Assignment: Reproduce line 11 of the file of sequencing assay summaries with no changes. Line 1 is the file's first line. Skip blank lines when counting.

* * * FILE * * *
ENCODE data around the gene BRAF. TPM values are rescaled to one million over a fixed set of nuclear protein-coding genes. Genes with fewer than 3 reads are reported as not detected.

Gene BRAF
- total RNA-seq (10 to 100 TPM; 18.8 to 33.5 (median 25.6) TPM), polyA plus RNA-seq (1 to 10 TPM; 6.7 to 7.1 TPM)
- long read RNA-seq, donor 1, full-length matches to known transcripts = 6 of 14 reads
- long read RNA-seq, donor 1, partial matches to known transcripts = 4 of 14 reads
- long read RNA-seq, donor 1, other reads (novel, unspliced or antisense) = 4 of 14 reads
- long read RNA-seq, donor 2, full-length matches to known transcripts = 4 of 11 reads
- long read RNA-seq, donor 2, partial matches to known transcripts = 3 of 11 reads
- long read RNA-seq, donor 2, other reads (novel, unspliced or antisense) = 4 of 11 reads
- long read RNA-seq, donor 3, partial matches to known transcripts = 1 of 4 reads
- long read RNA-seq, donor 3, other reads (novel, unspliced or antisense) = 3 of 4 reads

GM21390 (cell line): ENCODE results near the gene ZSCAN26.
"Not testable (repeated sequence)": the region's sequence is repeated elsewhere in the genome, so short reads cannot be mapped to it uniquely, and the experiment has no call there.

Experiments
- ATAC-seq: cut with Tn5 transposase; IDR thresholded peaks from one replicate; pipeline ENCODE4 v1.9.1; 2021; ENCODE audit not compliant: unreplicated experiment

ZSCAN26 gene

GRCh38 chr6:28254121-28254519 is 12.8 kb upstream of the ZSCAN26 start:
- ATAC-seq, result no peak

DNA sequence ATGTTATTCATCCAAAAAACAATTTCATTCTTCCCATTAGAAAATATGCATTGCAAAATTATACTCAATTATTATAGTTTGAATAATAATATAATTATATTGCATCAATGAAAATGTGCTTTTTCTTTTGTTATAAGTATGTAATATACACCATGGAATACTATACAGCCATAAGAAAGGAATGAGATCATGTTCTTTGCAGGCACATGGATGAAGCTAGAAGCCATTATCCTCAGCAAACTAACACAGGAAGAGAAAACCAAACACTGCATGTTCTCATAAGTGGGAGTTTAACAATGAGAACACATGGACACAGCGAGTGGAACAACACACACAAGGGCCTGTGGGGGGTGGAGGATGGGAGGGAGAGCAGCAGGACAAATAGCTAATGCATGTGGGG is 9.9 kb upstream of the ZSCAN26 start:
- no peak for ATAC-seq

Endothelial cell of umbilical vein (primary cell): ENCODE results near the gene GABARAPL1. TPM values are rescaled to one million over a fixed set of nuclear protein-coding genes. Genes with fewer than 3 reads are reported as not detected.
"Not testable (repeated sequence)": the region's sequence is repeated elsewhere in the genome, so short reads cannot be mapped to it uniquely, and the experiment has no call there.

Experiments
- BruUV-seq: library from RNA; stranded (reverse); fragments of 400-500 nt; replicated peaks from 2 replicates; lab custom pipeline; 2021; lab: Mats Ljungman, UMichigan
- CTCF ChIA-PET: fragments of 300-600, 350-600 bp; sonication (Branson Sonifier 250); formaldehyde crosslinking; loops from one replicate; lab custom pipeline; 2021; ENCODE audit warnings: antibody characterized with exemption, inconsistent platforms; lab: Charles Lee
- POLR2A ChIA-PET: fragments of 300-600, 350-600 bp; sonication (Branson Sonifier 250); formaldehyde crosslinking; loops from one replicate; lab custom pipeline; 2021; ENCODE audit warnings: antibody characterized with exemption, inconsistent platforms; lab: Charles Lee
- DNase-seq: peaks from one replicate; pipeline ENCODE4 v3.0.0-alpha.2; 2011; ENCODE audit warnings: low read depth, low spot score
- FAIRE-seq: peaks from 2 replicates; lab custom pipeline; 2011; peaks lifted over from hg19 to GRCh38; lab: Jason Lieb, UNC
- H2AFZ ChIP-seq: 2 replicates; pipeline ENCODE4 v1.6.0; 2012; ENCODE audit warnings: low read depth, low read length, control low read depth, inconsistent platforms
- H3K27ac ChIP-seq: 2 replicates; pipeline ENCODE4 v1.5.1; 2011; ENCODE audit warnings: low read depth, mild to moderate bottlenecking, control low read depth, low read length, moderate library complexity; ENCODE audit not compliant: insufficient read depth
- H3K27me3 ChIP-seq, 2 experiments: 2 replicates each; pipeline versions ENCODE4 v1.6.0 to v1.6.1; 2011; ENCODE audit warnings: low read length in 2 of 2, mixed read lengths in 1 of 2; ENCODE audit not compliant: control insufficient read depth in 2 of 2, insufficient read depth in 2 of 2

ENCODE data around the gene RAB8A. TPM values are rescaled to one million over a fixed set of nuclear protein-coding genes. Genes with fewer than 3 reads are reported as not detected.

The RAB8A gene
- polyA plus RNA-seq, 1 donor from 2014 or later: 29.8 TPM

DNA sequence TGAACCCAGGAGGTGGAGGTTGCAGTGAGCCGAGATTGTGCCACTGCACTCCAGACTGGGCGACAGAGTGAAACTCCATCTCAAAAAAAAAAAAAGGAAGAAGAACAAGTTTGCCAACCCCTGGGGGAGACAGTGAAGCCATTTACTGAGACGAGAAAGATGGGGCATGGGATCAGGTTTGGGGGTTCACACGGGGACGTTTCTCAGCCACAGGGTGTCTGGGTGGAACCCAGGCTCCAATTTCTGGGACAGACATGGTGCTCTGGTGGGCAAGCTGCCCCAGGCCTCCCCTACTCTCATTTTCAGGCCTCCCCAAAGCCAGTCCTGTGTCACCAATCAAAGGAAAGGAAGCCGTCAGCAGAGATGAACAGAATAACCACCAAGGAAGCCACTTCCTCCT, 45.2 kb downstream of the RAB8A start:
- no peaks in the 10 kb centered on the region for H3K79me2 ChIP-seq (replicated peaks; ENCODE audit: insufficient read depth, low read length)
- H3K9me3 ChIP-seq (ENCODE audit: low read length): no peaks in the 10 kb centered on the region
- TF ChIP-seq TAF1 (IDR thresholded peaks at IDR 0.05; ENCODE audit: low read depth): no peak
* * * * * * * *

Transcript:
- long read RNA-seq, donor 3, other reads (novel, unspliced or antisense) = 3 of 4 reads